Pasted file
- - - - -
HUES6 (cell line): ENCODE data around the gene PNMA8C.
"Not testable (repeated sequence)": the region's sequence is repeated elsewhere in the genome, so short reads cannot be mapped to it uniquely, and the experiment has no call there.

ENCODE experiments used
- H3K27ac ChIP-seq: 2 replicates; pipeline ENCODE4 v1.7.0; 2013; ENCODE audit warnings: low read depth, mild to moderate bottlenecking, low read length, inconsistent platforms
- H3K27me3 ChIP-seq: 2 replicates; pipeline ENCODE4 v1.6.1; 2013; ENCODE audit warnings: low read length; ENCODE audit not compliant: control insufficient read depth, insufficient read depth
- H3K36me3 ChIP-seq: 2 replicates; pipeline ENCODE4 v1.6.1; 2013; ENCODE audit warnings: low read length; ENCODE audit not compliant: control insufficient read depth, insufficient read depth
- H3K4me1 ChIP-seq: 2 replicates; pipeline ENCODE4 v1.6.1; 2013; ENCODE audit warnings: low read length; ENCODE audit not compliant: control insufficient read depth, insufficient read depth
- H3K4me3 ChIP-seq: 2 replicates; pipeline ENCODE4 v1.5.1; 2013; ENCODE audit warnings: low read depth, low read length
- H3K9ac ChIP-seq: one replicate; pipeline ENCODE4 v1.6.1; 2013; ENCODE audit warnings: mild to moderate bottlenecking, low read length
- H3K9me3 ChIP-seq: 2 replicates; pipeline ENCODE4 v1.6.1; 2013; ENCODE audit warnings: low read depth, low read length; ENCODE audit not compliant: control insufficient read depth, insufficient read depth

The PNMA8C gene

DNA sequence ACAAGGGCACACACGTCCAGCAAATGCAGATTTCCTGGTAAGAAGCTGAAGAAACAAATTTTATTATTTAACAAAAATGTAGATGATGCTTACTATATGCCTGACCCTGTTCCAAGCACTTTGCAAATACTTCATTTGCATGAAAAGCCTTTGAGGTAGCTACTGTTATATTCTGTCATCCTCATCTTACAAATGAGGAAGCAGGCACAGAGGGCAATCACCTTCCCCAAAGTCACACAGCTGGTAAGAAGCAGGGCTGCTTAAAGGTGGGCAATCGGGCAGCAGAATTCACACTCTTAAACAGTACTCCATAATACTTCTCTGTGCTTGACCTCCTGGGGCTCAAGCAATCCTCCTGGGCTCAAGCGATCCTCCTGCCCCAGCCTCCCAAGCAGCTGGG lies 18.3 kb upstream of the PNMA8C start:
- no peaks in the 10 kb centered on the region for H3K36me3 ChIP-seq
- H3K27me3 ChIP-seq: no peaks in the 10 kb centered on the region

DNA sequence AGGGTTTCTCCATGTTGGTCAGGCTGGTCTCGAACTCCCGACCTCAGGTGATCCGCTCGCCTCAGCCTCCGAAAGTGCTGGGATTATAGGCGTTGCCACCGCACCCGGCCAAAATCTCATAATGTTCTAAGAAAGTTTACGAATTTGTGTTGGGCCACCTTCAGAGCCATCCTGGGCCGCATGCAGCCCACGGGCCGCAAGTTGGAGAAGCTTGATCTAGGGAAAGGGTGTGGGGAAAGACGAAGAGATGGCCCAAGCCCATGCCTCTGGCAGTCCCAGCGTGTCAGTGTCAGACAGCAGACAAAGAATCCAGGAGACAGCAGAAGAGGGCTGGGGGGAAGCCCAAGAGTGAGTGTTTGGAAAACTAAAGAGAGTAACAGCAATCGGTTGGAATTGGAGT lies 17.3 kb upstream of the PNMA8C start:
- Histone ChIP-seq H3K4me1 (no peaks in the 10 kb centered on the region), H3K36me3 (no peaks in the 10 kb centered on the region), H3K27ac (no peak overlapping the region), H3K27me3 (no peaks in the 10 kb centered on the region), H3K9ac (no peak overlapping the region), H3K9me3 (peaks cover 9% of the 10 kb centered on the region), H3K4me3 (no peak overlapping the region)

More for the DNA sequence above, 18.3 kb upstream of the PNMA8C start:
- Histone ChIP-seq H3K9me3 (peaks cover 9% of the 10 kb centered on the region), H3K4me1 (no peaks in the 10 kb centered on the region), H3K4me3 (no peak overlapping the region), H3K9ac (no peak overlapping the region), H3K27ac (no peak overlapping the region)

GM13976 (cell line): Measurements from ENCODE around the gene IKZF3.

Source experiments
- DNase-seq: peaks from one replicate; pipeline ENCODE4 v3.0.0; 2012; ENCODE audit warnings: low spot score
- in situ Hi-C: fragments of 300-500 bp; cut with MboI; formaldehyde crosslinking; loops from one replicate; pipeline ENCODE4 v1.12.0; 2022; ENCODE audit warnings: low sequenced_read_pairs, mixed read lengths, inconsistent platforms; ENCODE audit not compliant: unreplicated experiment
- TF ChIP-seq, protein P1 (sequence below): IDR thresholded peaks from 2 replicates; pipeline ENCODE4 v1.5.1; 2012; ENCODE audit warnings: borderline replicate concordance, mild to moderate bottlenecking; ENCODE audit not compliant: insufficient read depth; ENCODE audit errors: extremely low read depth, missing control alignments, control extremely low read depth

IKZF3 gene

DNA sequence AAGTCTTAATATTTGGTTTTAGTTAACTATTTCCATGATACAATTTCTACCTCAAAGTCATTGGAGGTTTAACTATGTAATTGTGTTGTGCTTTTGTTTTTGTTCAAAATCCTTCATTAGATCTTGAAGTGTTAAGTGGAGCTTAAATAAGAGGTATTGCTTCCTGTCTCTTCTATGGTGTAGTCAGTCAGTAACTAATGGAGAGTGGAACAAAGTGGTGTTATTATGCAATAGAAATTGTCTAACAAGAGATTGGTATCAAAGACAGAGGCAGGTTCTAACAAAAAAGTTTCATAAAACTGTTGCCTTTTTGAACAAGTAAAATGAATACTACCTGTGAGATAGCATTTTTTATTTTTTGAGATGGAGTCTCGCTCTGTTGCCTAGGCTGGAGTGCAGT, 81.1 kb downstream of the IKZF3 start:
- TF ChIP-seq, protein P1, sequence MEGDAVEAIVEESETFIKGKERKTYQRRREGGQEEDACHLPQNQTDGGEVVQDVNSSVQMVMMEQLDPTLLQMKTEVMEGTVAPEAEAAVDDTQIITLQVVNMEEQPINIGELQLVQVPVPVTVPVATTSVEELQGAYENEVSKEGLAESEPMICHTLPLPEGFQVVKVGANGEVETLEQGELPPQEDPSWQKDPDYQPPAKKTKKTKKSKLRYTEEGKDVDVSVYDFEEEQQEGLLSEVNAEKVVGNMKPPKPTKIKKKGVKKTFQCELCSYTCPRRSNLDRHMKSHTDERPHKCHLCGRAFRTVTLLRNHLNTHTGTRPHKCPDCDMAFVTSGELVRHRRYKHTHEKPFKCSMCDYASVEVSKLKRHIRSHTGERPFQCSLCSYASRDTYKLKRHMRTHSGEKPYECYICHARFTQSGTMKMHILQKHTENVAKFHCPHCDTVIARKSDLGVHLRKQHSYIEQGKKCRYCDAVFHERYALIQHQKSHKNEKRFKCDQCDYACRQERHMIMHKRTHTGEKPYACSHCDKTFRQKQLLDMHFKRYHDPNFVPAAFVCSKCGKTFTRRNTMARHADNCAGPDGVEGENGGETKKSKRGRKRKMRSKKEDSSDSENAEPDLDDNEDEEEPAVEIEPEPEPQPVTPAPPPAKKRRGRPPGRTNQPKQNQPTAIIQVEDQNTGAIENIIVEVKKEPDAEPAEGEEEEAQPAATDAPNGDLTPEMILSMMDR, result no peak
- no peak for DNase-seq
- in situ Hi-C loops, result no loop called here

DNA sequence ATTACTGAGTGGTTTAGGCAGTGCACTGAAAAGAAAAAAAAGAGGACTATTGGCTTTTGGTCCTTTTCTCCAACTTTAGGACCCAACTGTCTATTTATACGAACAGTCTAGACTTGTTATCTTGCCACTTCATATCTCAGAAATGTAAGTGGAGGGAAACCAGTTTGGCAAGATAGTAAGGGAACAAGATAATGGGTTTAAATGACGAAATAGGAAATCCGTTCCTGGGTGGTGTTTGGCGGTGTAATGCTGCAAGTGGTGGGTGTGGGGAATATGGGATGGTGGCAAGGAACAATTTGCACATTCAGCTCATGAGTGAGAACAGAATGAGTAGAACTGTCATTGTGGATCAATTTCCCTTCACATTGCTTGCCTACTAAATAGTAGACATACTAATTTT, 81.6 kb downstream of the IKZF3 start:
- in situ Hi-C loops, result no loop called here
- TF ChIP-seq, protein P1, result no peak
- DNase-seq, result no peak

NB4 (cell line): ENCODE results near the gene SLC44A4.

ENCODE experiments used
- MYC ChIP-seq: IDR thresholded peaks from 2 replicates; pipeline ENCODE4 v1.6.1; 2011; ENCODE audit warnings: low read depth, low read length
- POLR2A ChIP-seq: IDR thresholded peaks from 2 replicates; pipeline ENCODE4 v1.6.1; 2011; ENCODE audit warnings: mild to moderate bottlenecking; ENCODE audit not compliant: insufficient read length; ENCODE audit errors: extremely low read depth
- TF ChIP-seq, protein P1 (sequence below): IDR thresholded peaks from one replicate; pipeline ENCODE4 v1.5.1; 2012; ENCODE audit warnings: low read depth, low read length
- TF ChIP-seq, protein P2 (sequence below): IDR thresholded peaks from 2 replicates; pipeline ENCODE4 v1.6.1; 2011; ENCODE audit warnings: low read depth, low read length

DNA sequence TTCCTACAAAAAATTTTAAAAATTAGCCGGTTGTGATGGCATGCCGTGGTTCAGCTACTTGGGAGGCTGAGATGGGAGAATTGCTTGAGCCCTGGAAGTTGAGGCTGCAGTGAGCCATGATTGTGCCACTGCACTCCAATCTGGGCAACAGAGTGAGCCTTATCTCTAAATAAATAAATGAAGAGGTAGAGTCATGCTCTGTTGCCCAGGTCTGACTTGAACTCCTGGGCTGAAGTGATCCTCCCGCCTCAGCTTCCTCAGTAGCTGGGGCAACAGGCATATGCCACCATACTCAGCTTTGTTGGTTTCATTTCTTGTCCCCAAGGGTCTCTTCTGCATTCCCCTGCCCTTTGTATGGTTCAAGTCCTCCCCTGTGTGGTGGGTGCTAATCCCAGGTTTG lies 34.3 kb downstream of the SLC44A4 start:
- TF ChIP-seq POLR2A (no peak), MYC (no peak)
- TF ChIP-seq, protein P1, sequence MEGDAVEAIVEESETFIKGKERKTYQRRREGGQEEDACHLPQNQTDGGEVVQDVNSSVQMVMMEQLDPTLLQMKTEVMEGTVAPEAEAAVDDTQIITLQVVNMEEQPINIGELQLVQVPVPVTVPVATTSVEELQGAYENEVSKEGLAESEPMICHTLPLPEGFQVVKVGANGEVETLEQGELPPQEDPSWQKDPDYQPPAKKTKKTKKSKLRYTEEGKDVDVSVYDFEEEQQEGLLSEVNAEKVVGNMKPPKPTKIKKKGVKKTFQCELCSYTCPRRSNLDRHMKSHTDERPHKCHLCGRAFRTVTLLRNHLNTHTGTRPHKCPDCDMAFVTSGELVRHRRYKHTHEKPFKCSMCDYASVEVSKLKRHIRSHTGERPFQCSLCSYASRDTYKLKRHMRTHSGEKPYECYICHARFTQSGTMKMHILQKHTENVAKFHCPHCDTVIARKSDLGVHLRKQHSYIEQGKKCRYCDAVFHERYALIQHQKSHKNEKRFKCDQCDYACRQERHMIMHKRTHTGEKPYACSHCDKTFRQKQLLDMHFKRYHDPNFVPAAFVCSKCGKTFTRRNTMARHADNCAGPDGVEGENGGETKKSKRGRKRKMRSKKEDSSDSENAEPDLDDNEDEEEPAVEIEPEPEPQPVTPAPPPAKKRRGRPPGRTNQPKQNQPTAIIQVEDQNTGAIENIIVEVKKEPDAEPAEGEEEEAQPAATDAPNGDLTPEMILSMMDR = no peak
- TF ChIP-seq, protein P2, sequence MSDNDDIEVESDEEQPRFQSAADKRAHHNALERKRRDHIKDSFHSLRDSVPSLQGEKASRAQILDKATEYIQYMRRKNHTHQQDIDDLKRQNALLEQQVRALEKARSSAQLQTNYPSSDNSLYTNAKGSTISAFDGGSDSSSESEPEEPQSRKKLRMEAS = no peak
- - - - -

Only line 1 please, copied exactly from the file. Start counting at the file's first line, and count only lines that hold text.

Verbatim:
HUES6 (cell line): ENCODE data around the gene PNMA8C.